Leaders can act today by assessing their current supplier pool (including Tier-2 and Tier-3 suppliers) to ensure localized disruptions won’t have outsized impacts on their organization’s ability to deliver this year.

A Revitalized U.S. Supplier Network

The pharmaceutical, energy and manufacturing industries received special attention in the EO. That’s unsurprising — supply chain failure among these critical players can be disastrous.

Consider, for example, the supply chain issues associated with the COVID-19 vaccinations rollout. Sensitive materials and storage requirements for these vaccines led to a prolonged and widespread shortage. Researchers have since identified several issues with the 2021 vaccine supply chain, including a “choppy process” involving more than 100 geographically distributed facilities.

The newly established Supply Chain Center aims to combat future disruptions by “integrating industry expertise and data analytics to develop innovative supply chain risk assessment tools.” Offshore dependencies will be considered a significant driver of risk. As the executive government reviews foreign dependencies, we should anticipate encouragement for stateside supplier investments. For example, tax incentives à la Build America Buy America may emerge, enabling redoubled domestic investment.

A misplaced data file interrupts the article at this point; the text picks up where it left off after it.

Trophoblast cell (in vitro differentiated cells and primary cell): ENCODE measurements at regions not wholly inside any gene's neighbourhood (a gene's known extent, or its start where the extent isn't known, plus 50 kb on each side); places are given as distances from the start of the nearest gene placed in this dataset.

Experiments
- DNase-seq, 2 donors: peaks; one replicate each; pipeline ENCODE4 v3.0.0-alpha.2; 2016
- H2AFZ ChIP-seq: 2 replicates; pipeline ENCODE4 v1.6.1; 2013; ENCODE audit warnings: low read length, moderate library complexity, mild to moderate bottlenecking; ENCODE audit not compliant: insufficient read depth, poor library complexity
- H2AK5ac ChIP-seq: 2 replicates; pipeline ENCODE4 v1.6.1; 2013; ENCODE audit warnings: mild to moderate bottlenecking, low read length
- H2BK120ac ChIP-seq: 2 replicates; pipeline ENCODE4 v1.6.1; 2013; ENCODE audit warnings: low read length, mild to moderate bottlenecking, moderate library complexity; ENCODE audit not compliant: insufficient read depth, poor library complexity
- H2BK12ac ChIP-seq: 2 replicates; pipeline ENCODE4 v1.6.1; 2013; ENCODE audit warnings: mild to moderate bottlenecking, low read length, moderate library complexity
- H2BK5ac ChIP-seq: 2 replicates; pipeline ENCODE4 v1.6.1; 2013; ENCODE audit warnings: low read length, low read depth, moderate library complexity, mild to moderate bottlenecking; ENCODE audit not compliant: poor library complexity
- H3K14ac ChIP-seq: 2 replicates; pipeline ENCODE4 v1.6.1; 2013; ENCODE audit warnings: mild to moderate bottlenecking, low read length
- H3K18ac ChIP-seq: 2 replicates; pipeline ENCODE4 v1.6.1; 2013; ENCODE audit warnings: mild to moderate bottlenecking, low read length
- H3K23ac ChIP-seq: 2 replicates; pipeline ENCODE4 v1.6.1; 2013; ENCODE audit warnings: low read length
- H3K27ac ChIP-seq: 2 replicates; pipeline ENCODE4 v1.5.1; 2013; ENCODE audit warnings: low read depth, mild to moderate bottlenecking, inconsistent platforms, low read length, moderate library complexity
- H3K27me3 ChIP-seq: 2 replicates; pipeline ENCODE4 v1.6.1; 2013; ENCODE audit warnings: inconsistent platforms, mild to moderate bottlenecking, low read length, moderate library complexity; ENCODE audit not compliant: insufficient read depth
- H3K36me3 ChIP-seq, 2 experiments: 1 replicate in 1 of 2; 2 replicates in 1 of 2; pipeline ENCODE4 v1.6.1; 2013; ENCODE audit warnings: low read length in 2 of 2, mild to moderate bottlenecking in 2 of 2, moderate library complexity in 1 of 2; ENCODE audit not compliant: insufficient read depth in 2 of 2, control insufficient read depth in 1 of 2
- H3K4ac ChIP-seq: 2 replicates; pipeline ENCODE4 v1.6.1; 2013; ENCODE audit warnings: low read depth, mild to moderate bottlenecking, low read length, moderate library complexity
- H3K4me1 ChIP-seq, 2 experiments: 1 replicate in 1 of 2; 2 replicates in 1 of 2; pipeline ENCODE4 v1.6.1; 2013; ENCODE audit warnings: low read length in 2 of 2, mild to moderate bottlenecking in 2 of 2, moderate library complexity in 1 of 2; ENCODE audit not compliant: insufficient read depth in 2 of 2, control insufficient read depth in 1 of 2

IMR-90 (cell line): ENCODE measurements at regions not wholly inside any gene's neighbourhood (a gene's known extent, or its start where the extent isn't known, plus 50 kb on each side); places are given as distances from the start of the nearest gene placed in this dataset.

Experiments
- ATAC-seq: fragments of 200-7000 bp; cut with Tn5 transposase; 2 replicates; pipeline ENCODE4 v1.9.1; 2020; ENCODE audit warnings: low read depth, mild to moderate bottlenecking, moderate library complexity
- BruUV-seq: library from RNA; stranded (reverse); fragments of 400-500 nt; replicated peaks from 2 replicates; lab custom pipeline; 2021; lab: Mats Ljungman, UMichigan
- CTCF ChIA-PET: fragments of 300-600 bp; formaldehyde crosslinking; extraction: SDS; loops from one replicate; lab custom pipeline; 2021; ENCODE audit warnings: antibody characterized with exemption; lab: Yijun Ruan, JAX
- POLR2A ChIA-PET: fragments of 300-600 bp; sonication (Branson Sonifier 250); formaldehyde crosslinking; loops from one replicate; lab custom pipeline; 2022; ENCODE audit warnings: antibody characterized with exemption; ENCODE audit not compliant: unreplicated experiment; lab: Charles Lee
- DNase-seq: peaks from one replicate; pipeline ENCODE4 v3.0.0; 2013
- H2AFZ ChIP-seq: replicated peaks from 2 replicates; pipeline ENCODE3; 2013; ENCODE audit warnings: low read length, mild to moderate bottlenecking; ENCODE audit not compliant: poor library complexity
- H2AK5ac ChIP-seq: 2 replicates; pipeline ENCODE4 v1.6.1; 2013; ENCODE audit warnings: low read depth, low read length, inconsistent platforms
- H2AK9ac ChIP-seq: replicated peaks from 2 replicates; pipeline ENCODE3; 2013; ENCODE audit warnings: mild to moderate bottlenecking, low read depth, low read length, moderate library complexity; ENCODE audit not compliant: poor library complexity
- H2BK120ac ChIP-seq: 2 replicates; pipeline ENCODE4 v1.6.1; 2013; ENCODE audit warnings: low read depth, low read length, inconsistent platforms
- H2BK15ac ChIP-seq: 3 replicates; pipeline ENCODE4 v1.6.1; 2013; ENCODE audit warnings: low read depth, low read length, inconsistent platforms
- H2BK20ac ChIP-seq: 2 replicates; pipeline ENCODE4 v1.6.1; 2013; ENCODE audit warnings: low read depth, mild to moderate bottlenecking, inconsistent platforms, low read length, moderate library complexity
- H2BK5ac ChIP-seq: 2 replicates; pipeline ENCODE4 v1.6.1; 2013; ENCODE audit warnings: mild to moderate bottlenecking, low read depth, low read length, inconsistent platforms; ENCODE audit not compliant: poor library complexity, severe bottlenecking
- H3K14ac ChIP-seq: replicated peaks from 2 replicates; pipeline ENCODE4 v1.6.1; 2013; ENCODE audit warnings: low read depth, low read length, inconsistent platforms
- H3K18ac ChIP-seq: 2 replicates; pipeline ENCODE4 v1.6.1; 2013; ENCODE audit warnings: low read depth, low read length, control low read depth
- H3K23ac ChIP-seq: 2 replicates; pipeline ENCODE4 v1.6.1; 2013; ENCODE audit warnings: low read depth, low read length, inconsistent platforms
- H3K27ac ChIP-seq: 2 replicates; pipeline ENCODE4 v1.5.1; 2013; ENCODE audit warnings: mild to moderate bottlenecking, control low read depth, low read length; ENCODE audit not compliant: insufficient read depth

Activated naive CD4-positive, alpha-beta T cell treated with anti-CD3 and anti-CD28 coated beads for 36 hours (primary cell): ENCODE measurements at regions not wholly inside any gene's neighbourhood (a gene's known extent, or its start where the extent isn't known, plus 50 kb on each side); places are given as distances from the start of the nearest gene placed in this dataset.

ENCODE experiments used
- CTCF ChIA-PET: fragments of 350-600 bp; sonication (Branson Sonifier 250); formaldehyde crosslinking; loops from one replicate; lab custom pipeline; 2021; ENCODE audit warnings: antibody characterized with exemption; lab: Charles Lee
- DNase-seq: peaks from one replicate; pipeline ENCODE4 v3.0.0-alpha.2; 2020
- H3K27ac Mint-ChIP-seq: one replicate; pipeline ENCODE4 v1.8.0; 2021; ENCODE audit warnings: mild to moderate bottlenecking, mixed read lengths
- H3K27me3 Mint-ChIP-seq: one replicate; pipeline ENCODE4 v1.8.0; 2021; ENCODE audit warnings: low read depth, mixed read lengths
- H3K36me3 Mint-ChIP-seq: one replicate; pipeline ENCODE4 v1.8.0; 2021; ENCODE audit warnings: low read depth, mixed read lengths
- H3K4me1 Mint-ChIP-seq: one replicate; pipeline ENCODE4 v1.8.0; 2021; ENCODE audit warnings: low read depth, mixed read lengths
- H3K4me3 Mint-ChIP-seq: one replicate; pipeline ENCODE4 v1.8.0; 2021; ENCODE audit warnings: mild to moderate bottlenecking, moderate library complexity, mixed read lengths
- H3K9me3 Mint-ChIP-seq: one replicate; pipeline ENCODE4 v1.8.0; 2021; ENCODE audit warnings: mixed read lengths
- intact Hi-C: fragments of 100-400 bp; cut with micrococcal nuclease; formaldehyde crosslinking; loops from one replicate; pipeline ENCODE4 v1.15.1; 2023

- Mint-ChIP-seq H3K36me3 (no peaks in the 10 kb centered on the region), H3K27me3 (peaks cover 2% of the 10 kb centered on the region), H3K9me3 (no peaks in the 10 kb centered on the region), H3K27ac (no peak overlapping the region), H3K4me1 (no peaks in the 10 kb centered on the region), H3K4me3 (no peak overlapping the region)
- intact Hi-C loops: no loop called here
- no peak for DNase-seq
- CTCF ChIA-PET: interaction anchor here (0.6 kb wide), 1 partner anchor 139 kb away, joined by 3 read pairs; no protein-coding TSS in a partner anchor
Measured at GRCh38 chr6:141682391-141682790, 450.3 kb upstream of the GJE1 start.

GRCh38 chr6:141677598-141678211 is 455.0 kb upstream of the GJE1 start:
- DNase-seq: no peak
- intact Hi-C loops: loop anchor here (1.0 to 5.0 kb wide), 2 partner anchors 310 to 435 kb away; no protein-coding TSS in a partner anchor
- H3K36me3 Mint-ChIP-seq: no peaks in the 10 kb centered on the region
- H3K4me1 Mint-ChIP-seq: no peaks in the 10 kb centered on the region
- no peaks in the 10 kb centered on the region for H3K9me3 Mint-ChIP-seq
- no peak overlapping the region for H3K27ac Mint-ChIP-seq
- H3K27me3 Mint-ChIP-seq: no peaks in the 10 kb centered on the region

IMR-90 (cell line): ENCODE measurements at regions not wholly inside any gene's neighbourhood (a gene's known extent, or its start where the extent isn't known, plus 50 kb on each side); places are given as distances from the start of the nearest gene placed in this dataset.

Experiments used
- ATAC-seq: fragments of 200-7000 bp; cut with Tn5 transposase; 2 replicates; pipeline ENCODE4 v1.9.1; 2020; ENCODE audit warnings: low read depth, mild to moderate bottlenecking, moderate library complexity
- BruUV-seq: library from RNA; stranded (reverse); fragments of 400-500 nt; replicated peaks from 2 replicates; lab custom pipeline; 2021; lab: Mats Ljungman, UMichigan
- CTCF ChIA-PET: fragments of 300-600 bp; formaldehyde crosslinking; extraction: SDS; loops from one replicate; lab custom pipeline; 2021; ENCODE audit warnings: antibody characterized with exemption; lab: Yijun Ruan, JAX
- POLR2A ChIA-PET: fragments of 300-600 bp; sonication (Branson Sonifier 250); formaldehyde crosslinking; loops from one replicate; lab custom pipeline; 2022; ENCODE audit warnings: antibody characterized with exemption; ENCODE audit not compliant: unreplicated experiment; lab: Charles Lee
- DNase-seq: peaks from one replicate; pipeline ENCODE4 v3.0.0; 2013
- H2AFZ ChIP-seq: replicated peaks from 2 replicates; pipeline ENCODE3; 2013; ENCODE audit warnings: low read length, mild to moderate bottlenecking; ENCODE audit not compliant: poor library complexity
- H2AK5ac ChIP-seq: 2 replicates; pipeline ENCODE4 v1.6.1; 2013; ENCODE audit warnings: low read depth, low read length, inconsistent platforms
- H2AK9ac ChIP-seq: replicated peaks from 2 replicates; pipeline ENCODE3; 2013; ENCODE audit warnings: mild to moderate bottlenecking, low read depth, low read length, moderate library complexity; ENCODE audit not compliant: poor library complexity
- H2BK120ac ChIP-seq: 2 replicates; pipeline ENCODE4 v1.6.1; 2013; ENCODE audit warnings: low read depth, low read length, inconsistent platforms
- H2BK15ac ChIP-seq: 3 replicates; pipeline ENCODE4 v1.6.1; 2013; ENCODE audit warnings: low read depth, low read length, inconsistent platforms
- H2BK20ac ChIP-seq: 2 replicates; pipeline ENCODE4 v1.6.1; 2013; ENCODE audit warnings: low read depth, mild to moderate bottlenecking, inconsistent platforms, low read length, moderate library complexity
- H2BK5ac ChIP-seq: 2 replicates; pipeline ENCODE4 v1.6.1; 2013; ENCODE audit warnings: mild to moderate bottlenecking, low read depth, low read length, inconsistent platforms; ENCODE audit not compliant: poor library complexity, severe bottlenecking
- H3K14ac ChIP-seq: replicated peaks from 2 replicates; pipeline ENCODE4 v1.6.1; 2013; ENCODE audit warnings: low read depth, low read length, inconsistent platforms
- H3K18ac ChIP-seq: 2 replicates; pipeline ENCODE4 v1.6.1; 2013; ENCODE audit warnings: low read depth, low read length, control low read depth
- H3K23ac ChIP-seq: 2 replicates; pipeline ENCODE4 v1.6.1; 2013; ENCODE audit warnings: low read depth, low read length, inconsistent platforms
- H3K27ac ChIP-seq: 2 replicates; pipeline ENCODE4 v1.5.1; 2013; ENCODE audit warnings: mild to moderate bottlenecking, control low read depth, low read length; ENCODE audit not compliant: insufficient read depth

To meet increased domestic labor and supplier needs, organizations must converse far more deeply with their data. Leaders should follow the Supply Chain Center’s lead and adopt tools enabling data analytics and comprehensive supply chain assessments. Otherwise, leaders risk losing an incredibly lucrative opportunity for direct financial incentives and improved agility.

Understand and Implement Real-Time Visibility